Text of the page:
Speaker: David Hanna, McGill University
Date & Time: January 30, 2014 16:00 - 17:00
Location: UBC, Hennings 201
Local Contact: Mark Halpern
Intended Audience: Undergraduate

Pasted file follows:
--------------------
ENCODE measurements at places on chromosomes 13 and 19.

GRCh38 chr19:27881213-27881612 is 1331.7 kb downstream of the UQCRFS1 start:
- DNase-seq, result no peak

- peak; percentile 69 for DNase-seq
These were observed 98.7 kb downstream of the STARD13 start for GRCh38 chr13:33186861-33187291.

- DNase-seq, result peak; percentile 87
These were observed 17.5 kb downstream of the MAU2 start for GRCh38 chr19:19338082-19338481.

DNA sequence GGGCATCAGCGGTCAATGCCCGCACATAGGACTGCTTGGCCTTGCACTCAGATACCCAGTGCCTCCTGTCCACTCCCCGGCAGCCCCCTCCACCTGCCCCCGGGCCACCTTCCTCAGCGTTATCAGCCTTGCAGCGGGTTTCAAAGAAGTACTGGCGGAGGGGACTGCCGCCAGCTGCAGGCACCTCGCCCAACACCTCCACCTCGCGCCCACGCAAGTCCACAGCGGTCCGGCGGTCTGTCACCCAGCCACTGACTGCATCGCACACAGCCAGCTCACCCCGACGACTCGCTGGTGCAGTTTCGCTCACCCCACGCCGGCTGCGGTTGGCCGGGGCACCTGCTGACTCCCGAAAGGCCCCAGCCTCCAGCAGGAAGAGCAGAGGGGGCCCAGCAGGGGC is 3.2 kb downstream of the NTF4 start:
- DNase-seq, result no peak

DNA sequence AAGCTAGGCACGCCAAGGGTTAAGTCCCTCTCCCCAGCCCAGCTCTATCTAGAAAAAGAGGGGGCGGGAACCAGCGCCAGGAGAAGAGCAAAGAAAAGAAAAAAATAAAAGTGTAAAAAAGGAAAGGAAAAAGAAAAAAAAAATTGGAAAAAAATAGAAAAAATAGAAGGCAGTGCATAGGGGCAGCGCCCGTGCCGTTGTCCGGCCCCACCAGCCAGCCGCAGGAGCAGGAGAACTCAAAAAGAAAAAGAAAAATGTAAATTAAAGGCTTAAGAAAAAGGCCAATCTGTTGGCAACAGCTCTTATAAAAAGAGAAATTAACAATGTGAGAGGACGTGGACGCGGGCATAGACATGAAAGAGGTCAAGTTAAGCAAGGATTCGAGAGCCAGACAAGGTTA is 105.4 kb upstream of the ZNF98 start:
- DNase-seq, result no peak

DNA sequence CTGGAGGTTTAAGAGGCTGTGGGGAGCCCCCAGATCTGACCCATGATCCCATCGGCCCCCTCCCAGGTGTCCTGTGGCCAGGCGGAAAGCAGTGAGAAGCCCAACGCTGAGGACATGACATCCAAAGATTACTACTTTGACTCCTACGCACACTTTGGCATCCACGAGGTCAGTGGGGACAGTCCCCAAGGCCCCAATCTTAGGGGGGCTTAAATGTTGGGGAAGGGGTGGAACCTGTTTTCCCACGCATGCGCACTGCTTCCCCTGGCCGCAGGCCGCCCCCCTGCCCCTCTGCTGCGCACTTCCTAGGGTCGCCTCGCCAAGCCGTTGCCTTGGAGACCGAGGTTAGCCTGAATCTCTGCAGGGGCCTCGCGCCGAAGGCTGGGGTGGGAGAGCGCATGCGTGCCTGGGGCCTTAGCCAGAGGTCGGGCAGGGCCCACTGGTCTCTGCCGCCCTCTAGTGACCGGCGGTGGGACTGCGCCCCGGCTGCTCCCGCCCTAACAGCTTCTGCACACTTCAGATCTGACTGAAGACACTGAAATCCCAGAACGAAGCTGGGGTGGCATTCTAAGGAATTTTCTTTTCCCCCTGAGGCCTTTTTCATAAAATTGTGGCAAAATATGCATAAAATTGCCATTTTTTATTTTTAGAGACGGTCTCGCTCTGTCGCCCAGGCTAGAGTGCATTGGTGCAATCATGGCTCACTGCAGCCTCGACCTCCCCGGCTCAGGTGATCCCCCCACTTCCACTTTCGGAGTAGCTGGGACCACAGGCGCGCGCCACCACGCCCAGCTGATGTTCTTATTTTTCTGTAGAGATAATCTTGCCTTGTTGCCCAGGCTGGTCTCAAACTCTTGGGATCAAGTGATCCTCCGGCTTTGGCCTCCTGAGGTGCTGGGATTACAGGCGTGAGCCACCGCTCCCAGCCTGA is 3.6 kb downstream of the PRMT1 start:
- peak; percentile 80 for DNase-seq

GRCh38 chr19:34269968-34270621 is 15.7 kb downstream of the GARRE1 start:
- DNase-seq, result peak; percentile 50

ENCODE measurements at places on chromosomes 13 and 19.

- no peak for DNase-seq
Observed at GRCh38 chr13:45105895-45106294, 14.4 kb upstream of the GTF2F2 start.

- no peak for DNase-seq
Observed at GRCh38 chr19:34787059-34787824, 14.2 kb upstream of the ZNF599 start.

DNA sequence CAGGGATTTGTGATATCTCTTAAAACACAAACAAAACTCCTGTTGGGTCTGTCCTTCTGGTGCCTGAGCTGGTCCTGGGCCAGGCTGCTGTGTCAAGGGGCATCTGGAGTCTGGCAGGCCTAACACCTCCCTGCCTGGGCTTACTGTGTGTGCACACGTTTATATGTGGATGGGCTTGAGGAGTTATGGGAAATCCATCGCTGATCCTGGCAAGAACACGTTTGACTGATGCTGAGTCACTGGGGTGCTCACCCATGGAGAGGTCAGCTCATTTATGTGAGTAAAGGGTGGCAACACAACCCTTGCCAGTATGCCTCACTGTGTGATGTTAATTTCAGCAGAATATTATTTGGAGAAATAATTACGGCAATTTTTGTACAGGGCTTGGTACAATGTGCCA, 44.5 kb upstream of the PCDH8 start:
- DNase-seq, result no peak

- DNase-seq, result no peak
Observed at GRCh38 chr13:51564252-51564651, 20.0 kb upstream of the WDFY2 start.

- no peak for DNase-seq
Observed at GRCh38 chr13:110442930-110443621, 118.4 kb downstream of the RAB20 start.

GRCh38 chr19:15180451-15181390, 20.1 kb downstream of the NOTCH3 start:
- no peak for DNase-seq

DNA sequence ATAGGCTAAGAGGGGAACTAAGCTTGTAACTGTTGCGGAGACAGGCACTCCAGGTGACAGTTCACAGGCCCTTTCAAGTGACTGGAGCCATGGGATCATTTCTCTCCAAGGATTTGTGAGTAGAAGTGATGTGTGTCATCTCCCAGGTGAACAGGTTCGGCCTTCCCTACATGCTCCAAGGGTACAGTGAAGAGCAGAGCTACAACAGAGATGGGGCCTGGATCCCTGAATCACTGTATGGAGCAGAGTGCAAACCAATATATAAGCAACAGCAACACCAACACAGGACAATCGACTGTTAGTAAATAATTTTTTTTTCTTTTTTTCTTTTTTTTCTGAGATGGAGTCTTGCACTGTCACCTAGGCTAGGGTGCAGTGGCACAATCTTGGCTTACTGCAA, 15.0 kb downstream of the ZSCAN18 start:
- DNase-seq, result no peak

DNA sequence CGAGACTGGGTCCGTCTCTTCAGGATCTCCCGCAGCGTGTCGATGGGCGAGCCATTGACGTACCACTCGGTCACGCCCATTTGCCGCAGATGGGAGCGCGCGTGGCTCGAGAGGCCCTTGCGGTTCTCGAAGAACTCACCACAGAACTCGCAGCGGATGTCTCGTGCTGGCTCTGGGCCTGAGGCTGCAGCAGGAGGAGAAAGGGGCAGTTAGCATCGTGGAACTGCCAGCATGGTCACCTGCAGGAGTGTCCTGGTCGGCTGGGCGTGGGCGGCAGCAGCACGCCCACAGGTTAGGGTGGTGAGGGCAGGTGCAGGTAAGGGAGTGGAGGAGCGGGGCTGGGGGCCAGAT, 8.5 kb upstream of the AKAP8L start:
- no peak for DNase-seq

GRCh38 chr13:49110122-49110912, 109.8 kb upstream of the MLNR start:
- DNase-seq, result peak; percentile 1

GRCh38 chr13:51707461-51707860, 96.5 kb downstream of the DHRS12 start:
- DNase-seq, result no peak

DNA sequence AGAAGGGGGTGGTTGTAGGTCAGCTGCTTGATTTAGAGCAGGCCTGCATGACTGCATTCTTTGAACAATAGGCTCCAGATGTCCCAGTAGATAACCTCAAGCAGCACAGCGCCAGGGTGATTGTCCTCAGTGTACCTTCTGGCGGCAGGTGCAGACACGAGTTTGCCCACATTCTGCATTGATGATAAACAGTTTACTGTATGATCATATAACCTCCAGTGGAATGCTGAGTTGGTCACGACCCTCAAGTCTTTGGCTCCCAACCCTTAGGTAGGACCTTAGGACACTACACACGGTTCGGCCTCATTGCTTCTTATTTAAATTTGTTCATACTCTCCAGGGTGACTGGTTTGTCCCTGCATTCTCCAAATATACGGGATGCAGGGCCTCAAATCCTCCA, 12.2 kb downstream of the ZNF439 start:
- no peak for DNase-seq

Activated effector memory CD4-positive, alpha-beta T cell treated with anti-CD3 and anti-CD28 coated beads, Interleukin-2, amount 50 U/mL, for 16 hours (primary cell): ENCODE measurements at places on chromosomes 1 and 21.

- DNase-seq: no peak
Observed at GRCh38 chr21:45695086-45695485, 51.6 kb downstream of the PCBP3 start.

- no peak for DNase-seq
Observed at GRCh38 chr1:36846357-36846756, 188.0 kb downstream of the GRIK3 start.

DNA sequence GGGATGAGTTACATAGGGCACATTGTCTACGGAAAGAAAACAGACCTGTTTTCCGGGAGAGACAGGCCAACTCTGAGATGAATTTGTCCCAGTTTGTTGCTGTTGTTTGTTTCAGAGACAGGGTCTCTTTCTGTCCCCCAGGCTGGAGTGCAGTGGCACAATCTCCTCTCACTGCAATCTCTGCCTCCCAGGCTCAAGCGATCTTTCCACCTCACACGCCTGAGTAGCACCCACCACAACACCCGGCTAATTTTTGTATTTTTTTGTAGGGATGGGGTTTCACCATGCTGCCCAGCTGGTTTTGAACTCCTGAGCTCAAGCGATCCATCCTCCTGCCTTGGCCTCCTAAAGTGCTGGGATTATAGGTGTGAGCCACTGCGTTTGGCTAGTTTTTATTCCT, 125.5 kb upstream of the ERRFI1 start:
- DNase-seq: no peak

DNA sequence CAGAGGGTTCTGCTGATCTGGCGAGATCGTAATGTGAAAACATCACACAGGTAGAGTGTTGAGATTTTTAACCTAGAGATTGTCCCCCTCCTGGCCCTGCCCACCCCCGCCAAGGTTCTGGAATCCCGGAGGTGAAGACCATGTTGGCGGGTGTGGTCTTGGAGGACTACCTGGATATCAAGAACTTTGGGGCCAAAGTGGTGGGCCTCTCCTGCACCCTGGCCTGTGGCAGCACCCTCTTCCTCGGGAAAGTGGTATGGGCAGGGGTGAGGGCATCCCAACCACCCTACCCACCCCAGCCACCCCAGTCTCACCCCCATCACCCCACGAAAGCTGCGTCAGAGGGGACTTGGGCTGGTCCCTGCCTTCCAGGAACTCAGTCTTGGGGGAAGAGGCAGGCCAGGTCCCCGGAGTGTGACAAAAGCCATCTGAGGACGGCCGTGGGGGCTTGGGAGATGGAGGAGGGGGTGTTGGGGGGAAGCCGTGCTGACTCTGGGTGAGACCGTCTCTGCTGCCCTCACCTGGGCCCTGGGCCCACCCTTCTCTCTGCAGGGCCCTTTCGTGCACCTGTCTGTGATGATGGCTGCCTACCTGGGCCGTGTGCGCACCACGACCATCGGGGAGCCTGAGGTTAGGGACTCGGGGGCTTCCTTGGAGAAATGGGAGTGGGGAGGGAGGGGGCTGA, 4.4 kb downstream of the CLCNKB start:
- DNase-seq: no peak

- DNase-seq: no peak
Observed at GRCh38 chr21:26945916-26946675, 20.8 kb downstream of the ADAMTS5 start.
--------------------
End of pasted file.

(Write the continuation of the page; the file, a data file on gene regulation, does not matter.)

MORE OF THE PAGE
Gamma-ray astronomy at energies above 100 GeV is a young science where particle physics mixes with astrophysics. In addition to studying high-energy objects such as supernova remnants and active galactic nuclei, researchers look for evidence of dark-matter particle annihilation and violation of Lorentz invariance. Detection of gamma rays from distant sources makes use of Cherenkov light generated by relativistic electrons and positrons in air showers caused by the impact of these gamma rays on the upper atmosphere. Apparatus and techniques very similar to those found in experiments at particle colliders. In this talk I will go over the evolution of the field and present some recent results, emphasizing contributions from the VERITAS detector, an array of four 12-metre-diameter telescopes in southern Arizona that has been running since 2007.